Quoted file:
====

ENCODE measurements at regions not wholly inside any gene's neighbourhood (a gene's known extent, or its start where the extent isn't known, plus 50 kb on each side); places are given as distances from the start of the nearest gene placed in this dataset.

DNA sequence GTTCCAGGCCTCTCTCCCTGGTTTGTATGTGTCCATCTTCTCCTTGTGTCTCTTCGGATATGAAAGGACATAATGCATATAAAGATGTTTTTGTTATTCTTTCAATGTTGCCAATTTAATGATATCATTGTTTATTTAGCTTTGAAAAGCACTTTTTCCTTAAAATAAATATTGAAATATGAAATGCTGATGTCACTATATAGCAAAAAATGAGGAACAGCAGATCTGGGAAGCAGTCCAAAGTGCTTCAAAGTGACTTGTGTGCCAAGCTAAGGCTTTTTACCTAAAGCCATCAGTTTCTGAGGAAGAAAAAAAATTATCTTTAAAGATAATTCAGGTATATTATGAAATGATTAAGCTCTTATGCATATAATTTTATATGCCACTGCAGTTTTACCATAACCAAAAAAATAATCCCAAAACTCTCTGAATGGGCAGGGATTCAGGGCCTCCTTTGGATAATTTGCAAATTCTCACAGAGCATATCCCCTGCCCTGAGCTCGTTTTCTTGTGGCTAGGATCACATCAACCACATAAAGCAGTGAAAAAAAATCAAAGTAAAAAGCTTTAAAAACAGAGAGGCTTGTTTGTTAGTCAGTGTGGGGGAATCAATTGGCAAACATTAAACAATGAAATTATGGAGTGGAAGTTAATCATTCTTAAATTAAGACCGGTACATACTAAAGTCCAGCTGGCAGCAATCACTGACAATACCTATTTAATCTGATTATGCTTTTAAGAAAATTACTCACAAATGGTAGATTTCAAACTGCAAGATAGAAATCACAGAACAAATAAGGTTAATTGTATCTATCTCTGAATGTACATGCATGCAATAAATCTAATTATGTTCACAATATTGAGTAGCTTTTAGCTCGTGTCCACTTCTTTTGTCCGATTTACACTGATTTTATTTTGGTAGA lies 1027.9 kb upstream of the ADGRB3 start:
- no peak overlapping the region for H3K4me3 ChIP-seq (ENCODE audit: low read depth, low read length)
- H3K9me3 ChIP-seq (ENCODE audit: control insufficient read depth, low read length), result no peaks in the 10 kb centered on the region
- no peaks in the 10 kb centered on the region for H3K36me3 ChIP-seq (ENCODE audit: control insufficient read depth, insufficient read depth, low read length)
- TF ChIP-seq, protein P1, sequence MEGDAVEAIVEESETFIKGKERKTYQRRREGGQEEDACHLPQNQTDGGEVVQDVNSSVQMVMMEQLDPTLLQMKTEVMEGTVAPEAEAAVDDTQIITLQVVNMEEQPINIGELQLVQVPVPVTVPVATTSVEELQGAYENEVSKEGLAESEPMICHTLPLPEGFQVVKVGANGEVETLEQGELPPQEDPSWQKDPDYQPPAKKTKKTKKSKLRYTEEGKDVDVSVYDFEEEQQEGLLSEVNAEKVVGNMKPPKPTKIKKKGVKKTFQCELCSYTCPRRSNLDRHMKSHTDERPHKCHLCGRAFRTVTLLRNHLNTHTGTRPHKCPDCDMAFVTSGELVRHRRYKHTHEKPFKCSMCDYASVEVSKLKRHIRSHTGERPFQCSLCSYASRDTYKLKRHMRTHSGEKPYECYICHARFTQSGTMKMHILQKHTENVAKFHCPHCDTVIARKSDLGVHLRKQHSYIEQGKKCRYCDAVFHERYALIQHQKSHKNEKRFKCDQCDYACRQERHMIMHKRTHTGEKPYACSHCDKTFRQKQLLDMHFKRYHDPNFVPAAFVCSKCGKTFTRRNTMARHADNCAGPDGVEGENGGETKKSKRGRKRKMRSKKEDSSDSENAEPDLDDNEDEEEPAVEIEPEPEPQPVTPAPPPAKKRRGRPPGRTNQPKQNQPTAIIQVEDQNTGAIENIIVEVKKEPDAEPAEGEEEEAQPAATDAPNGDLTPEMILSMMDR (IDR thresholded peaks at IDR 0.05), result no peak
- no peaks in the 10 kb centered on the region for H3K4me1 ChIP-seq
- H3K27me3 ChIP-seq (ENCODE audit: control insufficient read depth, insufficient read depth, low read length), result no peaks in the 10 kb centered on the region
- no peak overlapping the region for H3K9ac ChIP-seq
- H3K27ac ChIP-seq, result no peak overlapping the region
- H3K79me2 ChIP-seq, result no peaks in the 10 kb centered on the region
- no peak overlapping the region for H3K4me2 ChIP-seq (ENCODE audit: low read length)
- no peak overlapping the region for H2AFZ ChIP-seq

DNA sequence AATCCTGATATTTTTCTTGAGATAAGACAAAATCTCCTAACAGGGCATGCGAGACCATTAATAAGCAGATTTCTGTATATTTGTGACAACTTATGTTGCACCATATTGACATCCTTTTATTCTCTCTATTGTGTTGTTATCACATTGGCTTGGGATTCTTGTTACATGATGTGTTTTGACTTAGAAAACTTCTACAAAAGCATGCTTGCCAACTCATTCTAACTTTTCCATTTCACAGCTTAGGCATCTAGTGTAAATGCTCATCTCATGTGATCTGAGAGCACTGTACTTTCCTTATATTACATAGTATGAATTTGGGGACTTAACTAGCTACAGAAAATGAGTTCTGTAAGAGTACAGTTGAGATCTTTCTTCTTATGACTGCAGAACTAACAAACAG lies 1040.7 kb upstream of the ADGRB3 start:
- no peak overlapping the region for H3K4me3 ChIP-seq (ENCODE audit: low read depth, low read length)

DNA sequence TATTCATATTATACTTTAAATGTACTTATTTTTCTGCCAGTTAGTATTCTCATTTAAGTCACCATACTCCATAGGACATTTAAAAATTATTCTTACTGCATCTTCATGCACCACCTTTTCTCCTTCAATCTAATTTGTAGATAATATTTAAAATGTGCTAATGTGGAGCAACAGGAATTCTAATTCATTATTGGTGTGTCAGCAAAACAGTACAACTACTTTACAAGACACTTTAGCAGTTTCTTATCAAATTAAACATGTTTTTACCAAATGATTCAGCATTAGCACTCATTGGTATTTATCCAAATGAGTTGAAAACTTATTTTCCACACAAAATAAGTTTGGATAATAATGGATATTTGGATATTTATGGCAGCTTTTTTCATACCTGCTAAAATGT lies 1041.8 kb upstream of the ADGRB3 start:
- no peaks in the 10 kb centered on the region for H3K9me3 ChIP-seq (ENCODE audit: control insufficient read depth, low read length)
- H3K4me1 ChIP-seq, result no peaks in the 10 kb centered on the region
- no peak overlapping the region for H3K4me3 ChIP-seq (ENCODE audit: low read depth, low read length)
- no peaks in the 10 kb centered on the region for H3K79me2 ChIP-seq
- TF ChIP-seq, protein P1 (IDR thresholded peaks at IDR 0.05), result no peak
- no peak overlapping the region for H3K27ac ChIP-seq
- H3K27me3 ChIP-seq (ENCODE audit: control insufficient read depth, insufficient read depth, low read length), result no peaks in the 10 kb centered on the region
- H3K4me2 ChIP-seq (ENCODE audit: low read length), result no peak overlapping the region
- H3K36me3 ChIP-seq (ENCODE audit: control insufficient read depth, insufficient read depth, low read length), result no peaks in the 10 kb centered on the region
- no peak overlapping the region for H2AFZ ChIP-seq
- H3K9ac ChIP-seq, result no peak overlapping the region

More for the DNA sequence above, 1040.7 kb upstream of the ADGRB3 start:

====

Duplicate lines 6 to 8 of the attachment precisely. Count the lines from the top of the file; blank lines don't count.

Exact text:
- TF ChIP-seq, protein P1, sequence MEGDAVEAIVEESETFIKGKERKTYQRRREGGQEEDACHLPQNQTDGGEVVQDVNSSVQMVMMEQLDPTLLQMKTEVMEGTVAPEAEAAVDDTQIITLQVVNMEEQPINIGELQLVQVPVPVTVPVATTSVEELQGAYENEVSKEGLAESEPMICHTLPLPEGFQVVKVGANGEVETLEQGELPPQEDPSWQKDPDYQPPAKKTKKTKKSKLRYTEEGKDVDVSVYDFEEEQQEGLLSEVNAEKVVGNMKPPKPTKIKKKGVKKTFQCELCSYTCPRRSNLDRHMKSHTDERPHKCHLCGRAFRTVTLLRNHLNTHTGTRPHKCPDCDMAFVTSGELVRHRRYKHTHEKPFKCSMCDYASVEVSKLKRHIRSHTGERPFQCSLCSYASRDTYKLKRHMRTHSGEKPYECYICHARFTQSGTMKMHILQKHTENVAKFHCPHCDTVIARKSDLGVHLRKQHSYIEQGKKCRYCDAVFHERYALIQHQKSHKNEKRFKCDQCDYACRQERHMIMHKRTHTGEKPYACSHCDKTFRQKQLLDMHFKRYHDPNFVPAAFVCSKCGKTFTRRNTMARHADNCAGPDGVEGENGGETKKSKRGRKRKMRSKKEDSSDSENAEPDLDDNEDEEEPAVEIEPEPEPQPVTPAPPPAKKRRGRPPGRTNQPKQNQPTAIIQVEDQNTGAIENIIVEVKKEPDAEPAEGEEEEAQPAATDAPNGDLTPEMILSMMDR (IDR thresholded peaks at IDR 0.05), result no peak
- no peaks in the 10 kb centered on the region for H3K4me1 ChIP-seq
- H3K27me3 ChIP-seq (ENCODE audit: control insufficient read depth, insufficient read depth, low read length), result no peaks in the 10 kb centered on the region